A large military parade has been held in Dunedin to mark the end of New Zealand's Scottish Regiment.
The parade was followed by a 'Laying Up of Colours' ceremony on the steps of the Toitu Otago Settlers Museum, where the regimental flags of the Scottish Regiment were handed over for long-term preservation.
Several hundred people turned out to watch the parade.
Formed in January 1939, the Scottish Regiment was created to boost recruitment in the Second World War in Dunedin, Christchurch, Wellington and Auckland as part of the Territorial Army.
Members had to be of Scottish descent, and wore highland dress including the Black Watch kilt and glengarry bonnets.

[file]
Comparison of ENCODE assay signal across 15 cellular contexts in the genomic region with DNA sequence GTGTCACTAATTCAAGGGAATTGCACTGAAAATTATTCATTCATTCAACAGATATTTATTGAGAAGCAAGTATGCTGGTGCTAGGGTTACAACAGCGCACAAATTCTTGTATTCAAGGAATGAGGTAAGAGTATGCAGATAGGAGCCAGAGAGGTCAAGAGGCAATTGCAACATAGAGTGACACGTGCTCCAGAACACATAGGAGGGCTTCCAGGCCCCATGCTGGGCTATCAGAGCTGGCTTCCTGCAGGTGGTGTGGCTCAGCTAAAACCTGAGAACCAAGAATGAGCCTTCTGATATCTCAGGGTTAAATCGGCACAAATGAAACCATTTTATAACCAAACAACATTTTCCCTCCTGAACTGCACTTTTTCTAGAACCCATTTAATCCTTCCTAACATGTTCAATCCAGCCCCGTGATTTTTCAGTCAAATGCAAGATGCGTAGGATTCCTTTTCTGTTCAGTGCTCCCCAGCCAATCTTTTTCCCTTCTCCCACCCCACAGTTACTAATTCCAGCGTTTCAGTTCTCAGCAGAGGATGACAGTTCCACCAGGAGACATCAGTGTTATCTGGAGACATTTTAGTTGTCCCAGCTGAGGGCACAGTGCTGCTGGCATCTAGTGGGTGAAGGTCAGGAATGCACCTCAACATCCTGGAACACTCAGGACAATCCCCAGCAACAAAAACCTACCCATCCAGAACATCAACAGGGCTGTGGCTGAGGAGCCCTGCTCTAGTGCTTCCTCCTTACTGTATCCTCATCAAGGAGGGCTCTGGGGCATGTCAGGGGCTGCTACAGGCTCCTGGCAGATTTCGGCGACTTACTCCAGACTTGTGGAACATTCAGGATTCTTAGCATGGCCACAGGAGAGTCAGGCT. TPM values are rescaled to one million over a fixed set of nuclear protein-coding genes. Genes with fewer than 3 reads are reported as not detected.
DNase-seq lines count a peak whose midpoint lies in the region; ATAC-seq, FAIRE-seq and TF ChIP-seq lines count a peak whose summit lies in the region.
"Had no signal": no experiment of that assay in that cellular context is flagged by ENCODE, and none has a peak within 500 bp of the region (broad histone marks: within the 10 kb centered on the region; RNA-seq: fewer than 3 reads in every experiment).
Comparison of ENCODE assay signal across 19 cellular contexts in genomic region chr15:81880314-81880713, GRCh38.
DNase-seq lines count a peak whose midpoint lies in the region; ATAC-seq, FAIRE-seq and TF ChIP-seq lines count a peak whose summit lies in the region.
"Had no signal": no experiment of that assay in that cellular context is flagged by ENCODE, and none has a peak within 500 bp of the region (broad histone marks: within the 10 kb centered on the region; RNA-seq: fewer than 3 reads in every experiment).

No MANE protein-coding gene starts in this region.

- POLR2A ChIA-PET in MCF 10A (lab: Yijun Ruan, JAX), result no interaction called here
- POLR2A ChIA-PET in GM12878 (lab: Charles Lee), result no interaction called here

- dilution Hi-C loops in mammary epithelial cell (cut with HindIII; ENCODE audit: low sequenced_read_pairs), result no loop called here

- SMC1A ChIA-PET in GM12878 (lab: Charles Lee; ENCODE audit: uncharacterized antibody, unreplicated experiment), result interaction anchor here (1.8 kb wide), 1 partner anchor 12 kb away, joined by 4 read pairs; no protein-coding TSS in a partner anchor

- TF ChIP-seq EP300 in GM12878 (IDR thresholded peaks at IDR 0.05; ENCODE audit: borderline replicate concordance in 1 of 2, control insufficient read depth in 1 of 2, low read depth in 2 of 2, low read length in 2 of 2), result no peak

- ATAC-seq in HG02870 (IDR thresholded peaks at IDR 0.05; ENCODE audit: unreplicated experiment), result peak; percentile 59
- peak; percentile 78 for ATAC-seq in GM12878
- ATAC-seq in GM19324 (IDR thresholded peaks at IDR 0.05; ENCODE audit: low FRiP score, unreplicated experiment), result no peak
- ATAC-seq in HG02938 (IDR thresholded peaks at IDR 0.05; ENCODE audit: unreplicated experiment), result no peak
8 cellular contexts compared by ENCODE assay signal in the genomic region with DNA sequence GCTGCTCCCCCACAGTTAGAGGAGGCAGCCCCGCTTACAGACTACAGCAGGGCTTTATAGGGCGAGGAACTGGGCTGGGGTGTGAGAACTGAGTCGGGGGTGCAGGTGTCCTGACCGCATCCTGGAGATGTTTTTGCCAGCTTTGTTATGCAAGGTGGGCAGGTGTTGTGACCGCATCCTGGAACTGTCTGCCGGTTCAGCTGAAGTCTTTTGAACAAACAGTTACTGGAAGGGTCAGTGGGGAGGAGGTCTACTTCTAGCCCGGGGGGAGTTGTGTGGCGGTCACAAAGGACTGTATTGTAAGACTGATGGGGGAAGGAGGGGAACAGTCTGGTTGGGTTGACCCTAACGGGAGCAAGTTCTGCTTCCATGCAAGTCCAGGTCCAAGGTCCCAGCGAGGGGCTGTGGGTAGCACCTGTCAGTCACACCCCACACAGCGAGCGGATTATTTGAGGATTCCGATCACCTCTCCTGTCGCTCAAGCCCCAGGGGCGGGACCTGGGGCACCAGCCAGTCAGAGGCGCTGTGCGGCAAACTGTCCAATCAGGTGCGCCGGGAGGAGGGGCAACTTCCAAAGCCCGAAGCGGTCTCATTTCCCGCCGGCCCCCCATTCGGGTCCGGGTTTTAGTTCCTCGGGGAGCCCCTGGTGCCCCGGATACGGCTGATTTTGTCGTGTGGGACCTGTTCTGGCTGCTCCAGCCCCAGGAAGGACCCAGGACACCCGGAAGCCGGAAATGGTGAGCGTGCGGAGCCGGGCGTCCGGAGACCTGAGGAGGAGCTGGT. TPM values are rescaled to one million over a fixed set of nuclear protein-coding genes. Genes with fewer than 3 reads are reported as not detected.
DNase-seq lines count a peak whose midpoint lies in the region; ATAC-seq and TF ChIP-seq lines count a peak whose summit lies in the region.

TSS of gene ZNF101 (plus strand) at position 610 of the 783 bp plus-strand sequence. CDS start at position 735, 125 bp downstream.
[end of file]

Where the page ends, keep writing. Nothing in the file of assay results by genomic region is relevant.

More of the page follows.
The regiment has had a chequered history, and saw less than a year of combat action in 1942.
It was broken up and disestablished in 1990, but the colours and history lived on in a Scottish Squadron formed as part of an Otago Southland regiment.
The parade included a 100 soldier guard, two small tanks, the New Zealand Army band, a piper and former members of the Scottish Regiment.
The parade was ceremonially challenged for the last time by representatives of the New Zealand Police during its journey.